The town is divided into nine boroughs: Fasanenpark, Gartenstadt, Hegermühle, Neue Mühle, Postbruch, Schillerhöhe (with the Spitzmühle), Strausberg Nord, Strausberg Stadt and Vorstadt. The municipality has three hamlets (Ortsteile):


After an increase of population since World War II, Strausberg has slowed its "growth", remaining at almost 26,000 inhabitants in the last census, with a slight decrease in the early years of the 21st century. Forecasts, however, anticipate a considerable decline within the next two decades. For further details, see sources of the following graphics.

Strausberg: Population development
within the current boundaries (2020)[7]
YearPop.±% p.a.
1875 5,880—    
1890 7,042+1.21%
1910 8,568+0.99%
1925 9,686+0.82%
1939 12,140+1.63%
1950 11,040−0.86%
1964 18,168+3.62%
YearPop.±% p.a.
1971 19,905+1.31%
1981 24,917+2.27%
1985 27,531+2.53%
1990 28,977+1.03%
1995 27,312−1.18%
2000 26,221−0.81%
2005 26,533+0.24%
YearPop.±% p.a.
2010 26,206−0.25%
2015 26,213+0.01%
2016 26,387+0.66%
2017 26,522+0.51%
2018 26,587+0.25%
2019 26,853+1.00%
2020 26,939+0.32%


Tram 22 at southern terminus "Vorstadt"

The town is served by Strausberg railway station, situated 6 kilometres (3.7 mi) to the south of the town, which is on the Berlin S-Bahn Line 5 and Deutsche Bahn's Berlin Lichtenberg - Kostrzyn service. There are three other stops on the S5 line within the town, these being Strausberg Hegermühle, Strausberg Stadt and Strausberg Nord.


Strausberg is also served by the Strausberg Railway (Strausberger Eisenbahn), a light rail line with nine stops, which connects the main railway station to the centre of town. Besides the main railway station, the other 8 stops are: Landhausstraße, Schlagmühle, Stadtwald, Hegermühle, Wolfstal, Käthe-Kollwitz-Straße, Elisabethstraße and Lustgarten, the northern terminus. The Strausberg Railway also operates the Straussee Ferry (Strausseefähre), an unusual electrically operated passenger cable ferry across Straussee.

The town has also a small aerodrome ("Flugplatz Strausberg", ICAO: EDAY),[8] opened in 1927, with a runway of 1,200 m × 28 m, and situated 2 kilometres in the east of town centre.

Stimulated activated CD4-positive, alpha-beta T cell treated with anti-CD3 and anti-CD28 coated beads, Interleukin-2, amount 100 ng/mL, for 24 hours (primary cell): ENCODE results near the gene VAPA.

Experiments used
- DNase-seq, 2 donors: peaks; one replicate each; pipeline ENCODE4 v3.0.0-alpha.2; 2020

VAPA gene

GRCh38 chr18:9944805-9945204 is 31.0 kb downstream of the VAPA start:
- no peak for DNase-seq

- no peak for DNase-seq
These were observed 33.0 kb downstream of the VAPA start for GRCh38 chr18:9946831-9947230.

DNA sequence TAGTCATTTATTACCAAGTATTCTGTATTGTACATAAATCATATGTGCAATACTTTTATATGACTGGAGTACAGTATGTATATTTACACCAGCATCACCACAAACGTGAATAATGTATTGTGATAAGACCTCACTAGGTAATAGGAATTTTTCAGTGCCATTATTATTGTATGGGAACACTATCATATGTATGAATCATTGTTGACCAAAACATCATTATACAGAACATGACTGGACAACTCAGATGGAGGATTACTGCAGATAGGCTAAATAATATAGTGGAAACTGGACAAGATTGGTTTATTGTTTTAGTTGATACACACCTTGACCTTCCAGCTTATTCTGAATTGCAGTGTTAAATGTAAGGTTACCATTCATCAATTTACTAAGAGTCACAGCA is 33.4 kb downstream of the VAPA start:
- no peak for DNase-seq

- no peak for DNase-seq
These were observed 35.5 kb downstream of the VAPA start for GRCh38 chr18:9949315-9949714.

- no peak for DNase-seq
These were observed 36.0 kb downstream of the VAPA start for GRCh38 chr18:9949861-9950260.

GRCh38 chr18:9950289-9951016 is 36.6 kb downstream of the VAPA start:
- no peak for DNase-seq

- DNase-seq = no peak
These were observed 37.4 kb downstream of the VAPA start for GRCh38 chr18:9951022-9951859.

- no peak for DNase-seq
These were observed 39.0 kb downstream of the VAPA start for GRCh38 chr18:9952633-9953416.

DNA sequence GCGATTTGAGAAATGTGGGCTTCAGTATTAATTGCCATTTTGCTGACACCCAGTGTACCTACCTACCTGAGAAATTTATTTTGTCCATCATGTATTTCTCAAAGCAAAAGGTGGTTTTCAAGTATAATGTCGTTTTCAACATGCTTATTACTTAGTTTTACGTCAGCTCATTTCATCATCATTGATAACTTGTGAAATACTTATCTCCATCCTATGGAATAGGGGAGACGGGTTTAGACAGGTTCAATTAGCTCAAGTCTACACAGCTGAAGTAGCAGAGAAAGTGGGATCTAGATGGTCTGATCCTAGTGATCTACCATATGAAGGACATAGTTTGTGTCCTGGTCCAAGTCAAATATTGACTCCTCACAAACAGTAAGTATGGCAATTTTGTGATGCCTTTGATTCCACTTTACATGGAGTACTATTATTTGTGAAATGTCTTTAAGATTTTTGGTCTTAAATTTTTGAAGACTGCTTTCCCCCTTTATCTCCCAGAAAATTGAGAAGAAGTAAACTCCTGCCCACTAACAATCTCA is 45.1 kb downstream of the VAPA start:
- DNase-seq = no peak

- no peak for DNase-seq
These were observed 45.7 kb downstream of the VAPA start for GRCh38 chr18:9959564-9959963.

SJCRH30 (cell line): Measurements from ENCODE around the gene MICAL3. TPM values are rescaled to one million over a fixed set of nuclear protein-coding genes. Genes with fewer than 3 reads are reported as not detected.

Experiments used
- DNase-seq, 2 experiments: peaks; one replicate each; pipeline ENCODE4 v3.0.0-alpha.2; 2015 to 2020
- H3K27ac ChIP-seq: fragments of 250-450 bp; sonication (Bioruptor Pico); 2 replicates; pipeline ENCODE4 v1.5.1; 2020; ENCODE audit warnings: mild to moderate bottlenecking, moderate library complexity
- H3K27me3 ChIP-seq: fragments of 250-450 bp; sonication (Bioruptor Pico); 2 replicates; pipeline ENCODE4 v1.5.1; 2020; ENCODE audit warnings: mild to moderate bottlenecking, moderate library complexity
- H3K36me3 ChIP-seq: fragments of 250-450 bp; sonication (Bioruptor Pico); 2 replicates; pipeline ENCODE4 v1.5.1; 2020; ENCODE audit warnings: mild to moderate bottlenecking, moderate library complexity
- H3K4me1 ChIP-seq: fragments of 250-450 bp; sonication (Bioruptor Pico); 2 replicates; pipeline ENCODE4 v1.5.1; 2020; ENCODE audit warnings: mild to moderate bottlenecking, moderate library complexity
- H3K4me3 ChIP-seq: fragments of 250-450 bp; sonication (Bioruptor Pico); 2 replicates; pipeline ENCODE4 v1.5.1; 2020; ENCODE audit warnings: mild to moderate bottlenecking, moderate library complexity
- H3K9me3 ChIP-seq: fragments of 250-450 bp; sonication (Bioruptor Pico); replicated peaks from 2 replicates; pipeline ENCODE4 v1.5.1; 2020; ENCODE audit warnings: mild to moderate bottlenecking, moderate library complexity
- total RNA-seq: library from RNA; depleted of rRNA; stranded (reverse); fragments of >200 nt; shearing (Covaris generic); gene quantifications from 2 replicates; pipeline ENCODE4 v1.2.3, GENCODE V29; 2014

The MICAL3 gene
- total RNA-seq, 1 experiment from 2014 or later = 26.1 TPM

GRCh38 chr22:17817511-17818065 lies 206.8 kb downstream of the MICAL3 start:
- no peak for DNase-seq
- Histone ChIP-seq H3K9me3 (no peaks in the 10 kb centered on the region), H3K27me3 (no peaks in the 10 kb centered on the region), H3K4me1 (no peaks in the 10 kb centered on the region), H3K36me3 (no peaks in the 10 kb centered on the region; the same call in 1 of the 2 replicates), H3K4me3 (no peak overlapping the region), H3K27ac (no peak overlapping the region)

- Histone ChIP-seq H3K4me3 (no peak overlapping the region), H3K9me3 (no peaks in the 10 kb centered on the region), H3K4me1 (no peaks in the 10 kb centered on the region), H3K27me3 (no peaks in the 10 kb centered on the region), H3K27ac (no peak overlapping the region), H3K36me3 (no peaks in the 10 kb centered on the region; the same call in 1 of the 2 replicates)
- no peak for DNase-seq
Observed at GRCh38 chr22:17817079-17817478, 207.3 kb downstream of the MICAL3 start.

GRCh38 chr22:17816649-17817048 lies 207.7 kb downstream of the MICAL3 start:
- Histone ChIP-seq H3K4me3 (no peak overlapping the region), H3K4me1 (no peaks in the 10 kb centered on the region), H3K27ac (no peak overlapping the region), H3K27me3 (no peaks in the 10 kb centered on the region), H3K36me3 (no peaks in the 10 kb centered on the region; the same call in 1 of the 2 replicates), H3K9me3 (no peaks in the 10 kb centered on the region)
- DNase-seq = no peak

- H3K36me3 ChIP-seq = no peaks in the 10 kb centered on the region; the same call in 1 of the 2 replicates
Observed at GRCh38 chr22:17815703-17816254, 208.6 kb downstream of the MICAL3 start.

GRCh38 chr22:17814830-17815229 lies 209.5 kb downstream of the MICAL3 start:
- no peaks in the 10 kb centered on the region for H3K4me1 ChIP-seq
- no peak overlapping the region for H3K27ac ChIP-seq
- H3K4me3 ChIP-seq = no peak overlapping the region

The local football representative is the FC Strausberg, competing in the fifth tier of German football. Home games of FCS are played at the "Energiearena" stadium.

Twin towns – sister cities[edit]

Strausberg is twinned with:[9]

Notable people[edit]



  1. ^ Landkreis Märkisch-Oderland Wahl der Bürgermeisterin / des Bürgermeisters, accessed 1 July 2021.
  2. ^ "Bevölkerungsentwicklung und Bevölkerungsstandim Land Brandenburg Dezember 2022" (PDF). Amt für Statistik Berlin-Brandenburg (in German). June 2023.
  3. ^ Horst Klein: Zur Geschichte der Ortsgruppe der KPD Strausberg 1920 bis 1946 (Thesen), in: Jahrbuch für Forschungen zur Geschichte der Arbeiterbewegung, No. I/2002; and Horst Klein: 110 Jahre organisierte Arbeiterbewegung - 1887–1997 Sozialdemokraten in Strausberg (Thesen), in: Jahrbuch für Forschungen zur Geschichte der Arbeiterbewegung, No. II/2003.
  4. ^ Megargee, Geoffrey P. (2009). The United States Holocaust Memorial Museum Encyclopedia of Camps and Ghettos 1933–1945. Volume I. Indiana University Press, United States Holocaust Memorial Museum. pp. 1343–1344. ISBN 978-0-253-35328-3.
  5. ^ "Ewakuacja piesza". Muzeum Martyrologiczne w Żabikowie (in Polish). Retrieved 8 November 2023.
  6. ^ a b c (in German) Infos about inhabitants as of 31-12-2007 Archived 2010-06-02 at the Wayback Machine
  7. ^ Detailed data sources are to be found in the Wikimedia Commons.Population Projection Brandenburg at Wikimedia Commons
  8. ^ (in German) Infos on strausberger aerodrome's official site
  9. ^ "Partnerstädte & Patenschaften". stadt-strausberg.de (in German). Strausberg. Retrieved 2021-04-05.


External links[edit]